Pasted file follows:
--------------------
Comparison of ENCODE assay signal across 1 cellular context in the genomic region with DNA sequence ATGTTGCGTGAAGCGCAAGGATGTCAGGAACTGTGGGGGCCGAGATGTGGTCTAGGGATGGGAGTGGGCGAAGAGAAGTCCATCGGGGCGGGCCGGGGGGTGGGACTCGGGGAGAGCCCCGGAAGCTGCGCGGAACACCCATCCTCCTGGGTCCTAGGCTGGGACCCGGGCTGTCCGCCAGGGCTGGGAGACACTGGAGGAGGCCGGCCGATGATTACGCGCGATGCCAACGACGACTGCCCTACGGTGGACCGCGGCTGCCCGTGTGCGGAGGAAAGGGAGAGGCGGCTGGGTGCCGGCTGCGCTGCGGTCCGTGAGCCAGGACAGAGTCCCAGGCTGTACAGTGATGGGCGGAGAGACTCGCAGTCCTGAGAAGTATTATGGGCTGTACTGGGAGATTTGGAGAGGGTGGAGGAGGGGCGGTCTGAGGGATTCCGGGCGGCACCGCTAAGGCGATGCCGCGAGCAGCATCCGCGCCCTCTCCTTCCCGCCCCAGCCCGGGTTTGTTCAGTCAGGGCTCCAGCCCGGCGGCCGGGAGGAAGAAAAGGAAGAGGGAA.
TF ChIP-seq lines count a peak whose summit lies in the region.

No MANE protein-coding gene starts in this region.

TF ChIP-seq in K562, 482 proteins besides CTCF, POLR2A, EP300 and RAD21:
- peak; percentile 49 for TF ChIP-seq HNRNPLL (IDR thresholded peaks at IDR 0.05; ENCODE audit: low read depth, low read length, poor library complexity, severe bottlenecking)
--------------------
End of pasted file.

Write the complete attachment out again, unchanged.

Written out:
Comparison of ENCODE assay signal across 1 cellular context in the genomic region with DNA sequence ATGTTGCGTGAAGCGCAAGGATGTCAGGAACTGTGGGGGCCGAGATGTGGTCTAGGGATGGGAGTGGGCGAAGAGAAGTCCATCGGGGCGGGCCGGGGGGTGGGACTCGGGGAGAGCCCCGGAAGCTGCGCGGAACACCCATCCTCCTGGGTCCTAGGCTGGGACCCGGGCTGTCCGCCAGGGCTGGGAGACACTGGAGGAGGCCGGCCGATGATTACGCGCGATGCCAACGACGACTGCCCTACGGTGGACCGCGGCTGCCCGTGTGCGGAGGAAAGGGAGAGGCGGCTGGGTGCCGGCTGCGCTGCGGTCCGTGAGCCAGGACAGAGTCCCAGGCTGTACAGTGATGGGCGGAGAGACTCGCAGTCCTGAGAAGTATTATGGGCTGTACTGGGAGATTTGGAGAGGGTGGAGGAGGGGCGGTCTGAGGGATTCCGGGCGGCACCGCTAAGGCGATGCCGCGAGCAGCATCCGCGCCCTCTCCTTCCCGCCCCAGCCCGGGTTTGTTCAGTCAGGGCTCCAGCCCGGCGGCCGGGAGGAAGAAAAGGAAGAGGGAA.
TF ChIP-seq lines count a peak whose summit lies in the region.

No MANE protein-coding gene starts in this region.

TF ChIP-seq in K562, 482 proteins besides CTCF, POLR2A, EP300 and RAD21:
- peak; percentile 49 for TF ChIP-seq HNRNPLL (IDR thresholded peaks at IDR 0.05; ENCODE audit: low read depth, low read length, poor library complexity, severe bottlenecking)